Regardless of whether or not one believes the narrative as true, the principle remains salient: if you want tyranny, you want to make more of your political leaders than they ever should be, for they are gloriously and utterly human. Scott Walker is not the antichrist, nor is Obama. Romney is not going to usher in a new era of the lion laying next to the lamb. In 1994, the religious right, along with a considerable independent bloc, brought the Republicans into control of Congress. They had the Contract With America, and they betrayed almost all of it. Bush was elected in 2000 with Republican control of Washington, and they blew it. Obama was elected in 2008 with a complete control of Congress; they blew and Congress, as currently constituted, are blowing it. When will we learn that they don’t care about us?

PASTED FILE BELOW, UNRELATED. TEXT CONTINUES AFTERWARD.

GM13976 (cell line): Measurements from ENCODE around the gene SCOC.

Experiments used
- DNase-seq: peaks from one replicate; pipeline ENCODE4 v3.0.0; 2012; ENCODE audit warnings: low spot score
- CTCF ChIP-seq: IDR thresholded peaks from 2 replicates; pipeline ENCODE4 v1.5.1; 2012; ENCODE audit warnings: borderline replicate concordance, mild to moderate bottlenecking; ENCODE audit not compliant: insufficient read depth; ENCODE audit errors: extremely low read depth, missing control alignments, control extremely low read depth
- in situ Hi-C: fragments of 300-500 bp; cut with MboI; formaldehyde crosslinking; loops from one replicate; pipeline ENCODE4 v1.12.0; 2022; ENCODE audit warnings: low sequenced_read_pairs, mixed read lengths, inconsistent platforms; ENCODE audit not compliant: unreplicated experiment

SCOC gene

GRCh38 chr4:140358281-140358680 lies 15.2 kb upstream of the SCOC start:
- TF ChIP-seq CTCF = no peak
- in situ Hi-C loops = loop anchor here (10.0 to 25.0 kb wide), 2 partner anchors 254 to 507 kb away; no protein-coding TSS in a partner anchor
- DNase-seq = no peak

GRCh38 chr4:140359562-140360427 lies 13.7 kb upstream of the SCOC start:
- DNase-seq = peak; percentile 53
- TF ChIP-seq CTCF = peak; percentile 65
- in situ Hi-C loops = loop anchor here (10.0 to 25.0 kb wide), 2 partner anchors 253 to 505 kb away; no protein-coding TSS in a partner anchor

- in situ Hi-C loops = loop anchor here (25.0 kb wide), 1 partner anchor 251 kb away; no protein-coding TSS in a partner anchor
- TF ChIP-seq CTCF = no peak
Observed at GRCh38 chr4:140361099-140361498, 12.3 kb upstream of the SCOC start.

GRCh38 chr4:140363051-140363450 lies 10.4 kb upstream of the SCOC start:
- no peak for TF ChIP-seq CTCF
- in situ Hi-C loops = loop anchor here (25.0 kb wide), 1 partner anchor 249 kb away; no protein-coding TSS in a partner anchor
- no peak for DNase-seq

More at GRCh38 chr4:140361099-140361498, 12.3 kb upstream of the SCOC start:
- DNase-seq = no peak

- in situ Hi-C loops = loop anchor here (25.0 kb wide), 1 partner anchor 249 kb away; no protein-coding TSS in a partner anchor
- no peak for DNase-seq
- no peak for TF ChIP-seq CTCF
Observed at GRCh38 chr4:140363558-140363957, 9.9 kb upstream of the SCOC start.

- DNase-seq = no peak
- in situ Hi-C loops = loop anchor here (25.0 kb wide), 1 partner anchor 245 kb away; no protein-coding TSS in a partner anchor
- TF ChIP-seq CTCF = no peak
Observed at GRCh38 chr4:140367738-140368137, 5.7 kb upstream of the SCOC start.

When will we learn that government does not and cannot solve our problems, but creates greater ones? When we make our goal enshrining things into law, we are not looking for victory as much as we are looking to destroy our opposition. It’s all about power, control and hegemony, no matter who holds the majority. No, it’s not that the people weren’t heard in North Carolina yesterday, or that what happened was somehow a miscarriage of democracy. Instead, the system worked exactly as it should. Democrats, if they are in any way committed to their moniker, should be content with the result, for it was purely democratic. And now there’s a constitutional amendment which outlaws something for which the law should have remained silent. But the law has become vocal for so many things for which it never should have been given voice, what we have now a race to see who can get the most laws passed in their favor before the next election, who can stack the courts with people who are politically amenable and who can raise the most money to ensure the right people stay in the right places. Fairness? Justice? Liberty? Equal protection under the law?